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Britain Is Uniquely and Advantageously Placed

Britain Is Uniquely and Advantageously Placed

 

 

 

 

 

 

 

 

 

 

 

 

 

 

 

 

 

 

 

MBFBlog Review: An occasional series of reviews on exhibitions, books, films of interest to MailBigFile clients and readers. This one is on the 2012 book, Welcome to Entrepreneur Country by Julie Meyer.

This is a worthy read for these still dark winter nights if you have a heart for the business future of these British Isles. It is put together by an American, Julie Meyer who chooses to live this side of the Atlantic.

It’s not just about British business, but about how the fundamental societal changes that technology have brought are fundamental and here to stay, heralding a virtual revolution in the British economy.

Inherent Network Effects

She said in Welcome to Entrepreneur Country, ‘the world has gone network, it is no longer linear, hierarchical or top-down’. She claims that technology has created exponential growth because of its ‘inherent network effects’.

We live, according to her in a ‘time of carrots, not stick’; of influence, not control’. The social contract has changed forever, between governments and capitalists, start-ups and corporates. She cites ‘feminine strength’ in the workplace and how so many young people want to set up their own businesses, in which data, digital and technology are the pre-eminent forces.

Britain has always done networks, long before they were a fashionable contemporary buzzword. The English language has been a beneficial oil to lubricate commerce for generations.

She, who has worked with a wide variety of technology companies, says that ‘leveraging networks is how successful entrepreneurs build game-changers’. She feels that in financial services the UK is particularly strong which may surprise many who thought that banking had become the king of the baddies from now till doomsday.

But outside the main banking circles, a revolution is under way with new entrant smaller, leaner, more focussed, even hungry banks are emerging at one end, and non-bank peer-to-peer lending and crowd funding really taking off.

New Kids on the Block

She praises Nutmeg, the online investment manager, with an app that is the most user-friendly that you ‘almost forget you are setting up funds to achieve financial goals’.

The Money Dashboard ‘enables you to have a true picture of your financial position and have all your financial assets in one place’. She says, tellingly, that people are starting to realise that financial services are not an industry. They are a service industry to industry’.

She says that capitalists have always followed ideas and ‘money is really a proxy for trade and relationships’. Oxygen Finance understand that business spend is their biggest corporate asset and ‘turns the back office into a revenue-generating asset’. Their business-to-business trading network ‘may ultimately replace the Visa network by integrating trading and financial services’.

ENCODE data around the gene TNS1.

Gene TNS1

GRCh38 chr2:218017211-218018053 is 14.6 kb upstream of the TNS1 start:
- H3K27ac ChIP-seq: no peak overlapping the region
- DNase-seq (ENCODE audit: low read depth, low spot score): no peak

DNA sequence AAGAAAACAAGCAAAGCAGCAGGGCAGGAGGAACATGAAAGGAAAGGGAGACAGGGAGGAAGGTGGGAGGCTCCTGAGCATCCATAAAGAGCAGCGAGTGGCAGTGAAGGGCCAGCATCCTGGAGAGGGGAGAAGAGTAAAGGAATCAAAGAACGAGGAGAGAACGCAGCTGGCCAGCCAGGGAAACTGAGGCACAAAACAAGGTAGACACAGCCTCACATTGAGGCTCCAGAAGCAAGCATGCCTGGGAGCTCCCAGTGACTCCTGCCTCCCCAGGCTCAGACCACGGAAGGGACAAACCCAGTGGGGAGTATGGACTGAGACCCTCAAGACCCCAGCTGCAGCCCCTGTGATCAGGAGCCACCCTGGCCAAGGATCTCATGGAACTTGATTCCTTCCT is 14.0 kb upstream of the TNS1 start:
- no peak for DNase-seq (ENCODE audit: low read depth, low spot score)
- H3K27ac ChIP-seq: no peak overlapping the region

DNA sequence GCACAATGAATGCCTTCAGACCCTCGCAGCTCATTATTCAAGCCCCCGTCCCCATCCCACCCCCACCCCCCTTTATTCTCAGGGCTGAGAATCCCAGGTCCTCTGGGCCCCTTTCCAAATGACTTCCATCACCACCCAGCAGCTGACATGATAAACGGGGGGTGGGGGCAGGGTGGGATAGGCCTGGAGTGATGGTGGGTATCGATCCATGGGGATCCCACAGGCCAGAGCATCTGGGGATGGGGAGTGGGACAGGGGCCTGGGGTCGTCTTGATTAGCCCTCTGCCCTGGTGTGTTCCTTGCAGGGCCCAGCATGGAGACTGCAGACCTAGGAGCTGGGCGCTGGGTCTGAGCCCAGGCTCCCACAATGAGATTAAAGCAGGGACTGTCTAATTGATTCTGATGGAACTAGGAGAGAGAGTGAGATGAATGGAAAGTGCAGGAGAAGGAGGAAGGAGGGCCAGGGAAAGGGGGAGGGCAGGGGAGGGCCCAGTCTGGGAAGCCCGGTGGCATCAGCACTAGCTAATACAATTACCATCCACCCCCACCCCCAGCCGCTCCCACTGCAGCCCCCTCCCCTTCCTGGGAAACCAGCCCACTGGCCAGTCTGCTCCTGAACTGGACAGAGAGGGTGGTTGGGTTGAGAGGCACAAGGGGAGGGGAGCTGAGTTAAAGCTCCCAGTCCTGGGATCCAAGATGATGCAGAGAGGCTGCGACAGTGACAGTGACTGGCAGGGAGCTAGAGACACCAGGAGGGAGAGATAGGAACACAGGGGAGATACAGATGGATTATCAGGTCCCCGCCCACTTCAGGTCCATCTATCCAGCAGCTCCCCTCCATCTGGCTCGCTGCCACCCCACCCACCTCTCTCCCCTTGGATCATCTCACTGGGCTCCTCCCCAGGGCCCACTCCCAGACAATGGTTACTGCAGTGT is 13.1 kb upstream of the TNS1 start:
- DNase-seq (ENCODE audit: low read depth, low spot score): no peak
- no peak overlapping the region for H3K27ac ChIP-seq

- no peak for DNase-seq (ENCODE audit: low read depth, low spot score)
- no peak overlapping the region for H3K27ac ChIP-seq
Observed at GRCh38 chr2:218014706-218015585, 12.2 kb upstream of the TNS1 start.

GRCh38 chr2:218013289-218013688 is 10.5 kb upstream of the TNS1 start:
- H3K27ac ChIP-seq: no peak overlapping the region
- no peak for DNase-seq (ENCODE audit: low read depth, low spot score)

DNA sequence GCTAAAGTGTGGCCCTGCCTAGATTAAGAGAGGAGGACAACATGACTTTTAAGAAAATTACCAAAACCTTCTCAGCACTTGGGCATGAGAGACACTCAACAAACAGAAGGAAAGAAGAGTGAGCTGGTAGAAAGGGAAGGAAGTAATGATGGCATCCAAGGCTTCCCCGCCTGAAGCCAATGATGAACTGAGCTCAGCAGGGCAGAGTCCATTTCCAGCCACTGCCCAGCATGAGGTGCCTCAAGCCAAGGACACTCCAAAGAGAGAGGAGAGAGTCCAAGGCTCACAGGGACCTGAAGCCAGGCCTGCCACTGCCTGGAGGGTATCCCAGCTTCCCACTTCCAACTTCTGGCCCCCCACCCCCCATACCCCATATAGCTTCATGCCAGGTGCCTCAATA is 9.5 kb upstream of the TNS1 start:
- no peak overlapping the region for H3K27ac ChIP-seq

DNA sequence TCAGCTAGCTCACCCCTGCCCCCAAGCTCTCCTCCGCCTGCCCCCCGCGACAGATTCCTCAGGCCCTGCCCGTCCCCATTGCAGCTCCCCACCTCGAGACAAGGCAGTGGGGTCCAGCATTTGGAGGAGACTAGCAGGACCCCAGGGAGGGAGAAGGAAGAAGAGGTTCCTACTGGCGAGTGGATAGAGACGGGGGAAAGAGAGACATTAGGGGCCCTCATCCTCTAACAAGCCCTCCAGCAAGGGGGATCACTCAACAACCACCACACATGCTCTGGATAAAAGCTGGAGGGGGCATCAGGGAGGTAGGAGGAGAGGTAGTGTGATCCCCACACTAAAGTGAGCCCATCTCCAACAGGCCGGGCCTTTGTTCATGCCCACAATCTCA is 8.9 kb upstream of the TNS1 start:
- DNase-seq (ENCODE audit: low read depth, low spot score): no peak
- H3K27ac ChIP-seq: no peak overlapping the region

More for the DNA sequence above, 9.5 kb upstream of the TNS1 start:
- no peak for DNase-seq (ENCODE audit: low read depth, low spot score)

Entrepreneurial and Philanthropic

Meyer says that as the internet enables us ‘to distribute productivity tools, phones being the biggest one, to over 7 billion people on the planet, then money combined with those tools can lift the poor up’.

In a networked world, data is the new gold rush’. She shows how Google has built a multi-billion pound business leveraging our data, even if its anonymised and aggregated (for now).  Google modestly claims to organise the world’s information, Meyer says ‘it organises the economics of the world’s information’.

Her really telling point is that despite what many think, the poor do have financial value. Data that reveals how people behave, our transactions and communications ‘could become an important asset that helps the poor establish a value to society’.

If we want to expand world wealth for more to enjoy, we need to ‘think differently, very differently’. She says that financial services reattaching itself to trade, networks driving growth and new asset classes (personal data, your vote and the money you spend directly or indirectly) are ‘emerging in the market place of ideas’.

For Meyer. the UK is uniquely placed to take advantage of the new structural changes, but will we?

For either your birthday or just to inform yourself, check out this well-written treatise.

Check out:

Welcome to Entrepreneur Country (2012), Julie Meyer

The Money Dashboard

Nutmeg

Oxygen Finance

Big Data Is Big News, Big Opportunities and a Big Problem, 30 January 2013

MBF New Service in the ‘Data is King’ Brave New Digital World, 12 December 2012

It’s the Season to Give Away Lots of Valuable Personal Data, 5 December 2012

London’s ‘Silicon Roundabout’ Provides a Carnival of Good News, 19 November 2012

The Rise of iDemocracy, the Fall of Big Brother Thanks to Digital Technology, 17 October 2012

Summer Reading About the Good, the Bad and the Ugly: Lives of Internet Entrepreneurs, 15 August 2012

The World’s Love-Hate Relationship with Google, 23 July 2012

A Hard Day at the Office, 24 April 2012